He also describes her as a “blue-eyed hag” (The Tempest 1.2.269). Not only does it feel like Prospero himself is so unsure about his own magic, but that he also feels the need to put her down by undermining her magic. He is further continuing to insult her, even though he never actually met her. It seems like the very thing a man in the Elizabethan era would do - devalue a woman and her worth, even though he has never met her, by just trading gossip about what he heard from others. Furthermore, he also acknowledges at least some of her talents - by calling her a witch. If he would be truly unbothered by her witchcraft, he would just ignore it. So, to sum that paragraph up, you have that woman, who is dead by the time the play is set, and only ever badly talked about by men (mostly Prospero). It is quite a powerful metaphor for the silenced women of the 1600s who stood under their husbands and other powerful, male figures' rule.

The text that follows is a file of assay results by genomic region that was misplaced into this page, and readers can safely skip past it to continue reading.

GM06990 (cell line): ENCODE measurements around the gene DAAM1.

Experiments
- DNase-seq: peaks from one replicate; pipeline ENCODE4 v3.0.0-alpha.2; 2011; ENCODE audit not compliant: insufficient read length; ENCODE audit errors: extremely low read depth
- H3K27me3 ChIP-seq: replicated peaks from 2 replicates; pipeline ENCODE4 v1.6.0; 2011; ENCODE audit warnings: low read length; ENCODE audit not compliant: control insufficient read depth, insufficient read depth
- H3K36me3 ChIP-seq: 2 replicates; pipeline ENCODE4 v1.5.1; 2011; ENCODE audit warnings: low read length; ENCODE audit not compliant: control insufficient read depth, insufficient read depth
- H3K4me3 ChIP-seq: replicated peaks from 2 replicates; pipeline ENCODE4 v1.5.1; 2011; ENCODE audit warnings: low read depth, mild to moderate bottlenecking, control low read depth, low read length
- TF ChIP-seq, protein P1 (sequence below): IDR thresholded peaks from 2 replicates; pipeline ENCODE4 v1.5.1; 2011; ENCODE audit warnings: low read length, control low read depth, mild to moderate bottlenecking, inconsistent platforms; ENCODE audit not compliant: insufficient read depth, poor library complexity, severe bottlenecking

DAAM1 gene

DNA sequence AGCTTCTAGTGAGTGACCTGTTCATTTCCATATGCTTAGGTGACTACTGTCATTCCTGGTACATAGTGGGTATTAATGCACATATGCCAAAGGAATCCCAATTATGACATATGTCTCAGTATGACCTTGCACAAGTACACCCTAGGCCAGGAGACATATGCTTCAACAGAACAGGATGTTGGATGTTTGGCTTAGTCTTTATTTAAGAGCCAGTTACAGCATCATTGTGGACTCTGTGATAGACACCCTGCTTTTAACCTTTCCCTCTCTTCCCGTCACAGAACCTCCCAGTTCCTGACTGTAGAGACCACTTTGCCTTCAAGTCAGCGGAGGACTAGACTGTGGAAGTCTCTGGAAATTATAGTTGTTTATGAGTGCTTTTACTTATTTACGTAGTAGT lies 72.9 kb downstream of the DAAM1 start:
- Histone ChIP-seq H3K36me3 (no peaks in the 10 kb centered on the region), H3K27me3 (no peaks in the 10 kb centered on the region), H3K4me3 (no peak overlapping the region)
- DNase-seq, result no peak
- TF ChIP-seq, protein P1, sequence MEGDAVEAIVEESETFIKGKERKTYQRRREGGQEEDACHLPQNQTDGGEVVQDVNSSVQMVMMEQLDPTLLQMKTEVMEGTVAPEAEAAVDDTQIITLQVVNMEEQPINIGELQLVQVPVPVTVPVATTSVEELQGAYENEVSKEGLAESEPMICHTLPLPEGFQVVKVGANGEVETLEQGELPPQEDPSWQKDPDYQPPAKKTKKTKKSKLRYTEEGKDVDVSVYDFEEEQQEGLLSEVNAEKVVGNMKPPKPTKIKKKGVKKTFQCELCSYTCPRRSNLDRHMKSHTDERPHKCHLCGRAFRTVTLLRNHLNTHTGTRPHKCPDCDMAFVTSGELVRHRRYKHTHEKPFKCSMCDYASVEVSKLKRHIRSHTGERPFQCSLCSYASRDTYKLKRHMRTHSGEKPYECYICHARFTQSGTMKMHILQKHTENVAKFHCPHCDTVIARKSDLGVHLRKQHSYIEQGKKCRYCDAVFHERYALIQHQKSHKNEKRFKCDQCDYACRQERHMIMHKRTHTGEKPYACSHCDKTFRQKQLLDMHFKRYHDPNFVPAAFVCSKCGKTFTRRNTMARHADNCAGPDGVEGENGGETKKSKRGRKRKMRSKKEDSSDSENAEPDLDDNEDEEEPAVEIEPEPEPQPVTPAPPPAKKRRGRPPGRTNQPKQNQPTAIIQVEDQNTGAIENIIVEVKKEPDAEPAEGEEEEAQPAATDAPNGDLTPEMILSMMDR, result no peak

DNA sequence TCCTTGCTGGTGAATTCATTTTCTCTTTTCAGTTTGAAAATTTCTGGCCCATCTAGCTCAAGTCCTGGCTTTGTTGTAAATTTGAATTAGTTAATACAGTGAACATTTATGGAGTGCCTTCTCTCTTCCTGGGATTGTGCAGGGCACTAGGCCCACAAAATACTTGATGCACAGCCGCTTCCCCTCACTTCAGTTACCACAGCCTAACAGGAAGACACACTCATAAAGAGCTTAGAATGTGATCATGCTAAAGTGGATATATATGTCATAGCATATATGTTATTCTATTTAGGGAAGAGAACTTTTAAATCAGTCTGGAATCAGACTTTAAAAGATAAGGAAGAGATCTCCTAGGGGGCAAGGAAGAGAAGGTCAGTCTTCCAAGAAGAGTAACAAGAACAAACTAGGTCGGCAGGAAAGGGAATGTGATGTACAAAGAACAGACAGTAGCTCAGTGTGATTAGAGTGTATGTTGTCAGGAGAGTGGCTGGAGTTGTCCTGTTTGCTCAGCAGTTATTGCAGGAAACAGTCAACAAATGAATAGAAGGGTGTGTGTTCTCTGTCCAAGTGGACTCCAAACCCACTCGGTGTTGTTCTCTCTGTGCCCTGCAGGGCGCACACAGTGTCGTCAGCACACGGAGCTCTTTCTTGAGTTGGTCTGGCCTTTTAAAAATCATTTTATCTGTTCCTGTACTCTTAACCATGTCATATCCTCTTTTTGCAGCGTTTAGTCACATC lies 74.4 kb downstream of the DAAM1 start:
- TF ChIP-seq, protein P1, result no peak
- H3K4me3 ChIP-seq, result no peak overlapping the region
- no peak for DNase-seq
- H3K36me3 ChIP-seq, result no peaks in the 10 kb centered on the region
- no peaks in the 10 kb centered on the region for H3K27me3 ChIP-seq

The following is going to be a look at how Caliban talks about Sycorax. She is only ever talked about by the men in the play, Miranda doesn't mention her once. But through her absence, she is actually still influencing the men and has some power of them, as long as they still talk about her and remember her. Caliban mentions his mother the first time he and Prospero are interacting in the play and what he does is indeed a bit surprising. He curses Miranda and Prospero by remembering his mother:

As wicked dew as e'er my mother brushed With raven's feather from unwholesome fen Drop on you both. As southwest blow on ye And blister you all o'er. (The Tempest 1.2.322-325)